“There’s a difference between activity and exercise,” says Clower, who spent two years living in France. “The French are active, but they’re not exercisers.” Find an active hobby you enjoy like bicycle riding, playing soccer or gardening, and stick to it to burn calories effortlessly.
“If you don’t make improvisation and experimentation part of your culinary life, you are sure to find yourself in an eating rut,” says Giuliano, which can lead to overeating as you try to find something that satisfies you. Let your friends, especially those of different cultures, inspire you to try new foods and flavors. Simply adding a new herb or vegetable to a dish can create a novel flavor experience.
To avoid overeating when your entree comes, start your meal off with a satiating appetizer. Escargot, a French snail delicacy, is rich in belly-filling protein, says Guiliano. Try pairing an escargot-based dish with a red Côtes du Rhône wine, a green salad and a fresh fruit for dessert.
Because a French press coffee maker uses coarser grains that stay in contact with the brewing water, java junkies swear it yields coffee that’s more flavorful and caffeinated than joe from a traditional drip filter. Research shows that caffeine may help increase focus and alertness and ward off Parkinson’s disease and cognitive decline. One caveat: If you have high cholesterol, you may want to stick to drip brews. Their filters catch more cafestol, a substance in coffee that stimulates LDL cholesterol.
Instead of depriving yourself of the foods you love, satisfy your taste buds with bold flavors that are lower in calories. A few of Giuliano’s favorites include anything with lemon or vinegar, especially tiny cornichons (French for gherkin) from Maille. She also enjoys slivers of parmesan, fresh fruit and nuts like almonds because they’re travel friendly.
When you're at the grocery store, choose quality over quantity. Not only is eating “real food” more satisfying, but it also doesn’t contain any hidden ingredients or sneaky calories. “The French eat a lot of different food, but everything they eat is real," says Clower. "Their cheese is not cheese food; their bread is not plastic wrapped I-wonder-what-it-is bread; it’s not made with high fructose corn syrup, preservatives, stabilizers or chemicals that give it shelf life…The coffee doesn’t come in a bucket with caramel, other syrups and things. It’s just coffee. The stuff the French eat is made with real ingredients.”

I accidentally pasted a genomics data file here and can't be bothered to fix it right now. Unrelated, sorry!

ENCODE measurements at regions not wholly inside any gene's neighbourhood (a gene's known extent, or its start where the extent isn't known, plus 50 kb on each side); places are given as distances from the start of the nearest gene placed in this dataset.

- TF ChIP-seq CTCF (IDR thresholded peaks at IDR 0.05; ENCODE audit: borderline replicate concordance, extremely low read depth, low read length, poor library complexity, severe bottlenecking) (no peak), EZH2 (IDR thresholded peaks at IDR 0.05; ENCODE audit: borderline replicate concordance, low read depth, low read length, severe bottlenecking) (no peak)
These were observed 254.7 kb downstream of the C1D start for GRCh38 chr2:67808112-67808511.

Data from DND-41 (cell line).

Sitting and enjoying your food with friends and family will help you shovel less food and empty calories in your mouth throughout the day. “The French never eat on the run,” says Clower. “For them, eating is not an errand. Their culture thinks about it as a communion with the people you love in your life. It’s an art of sharing.”
Make the world your obstacle course: Parkour—a noncompetitive sport that originated in France, but is growing in popularity in the US—involves running along a route and overcoming any obstacle in your path using only your body. Usually praticed in urban areas, parkour requires skills such as jumping, rolling, vaulting, climbing and swinging. Kenneth Kao, DC, one of the head instructors of parkour at Apex Movement Boulder, compares the activity to yoga. "It's got the mental discipline that pushes a person towards success in everything, even outside of merely jumping a gap or balancing on a rail," says Kao. "Parkour changes the way a person sees the world and makes obstacles in life just another thing to overcome.” For tutorials and videos visit americanparkour.com.
“The pleasure of most foods is in the first few bites,” says Giuliano. “Eat one thing on your plate at a time, at least at the start of your meal when you can concentrate and enjoy the full flavors.” When you take your time with your food, how much you’re hungry for drops about one half to one third in the first couple of weeks, says Clower. “You can eat all you want, you’ll just want less.”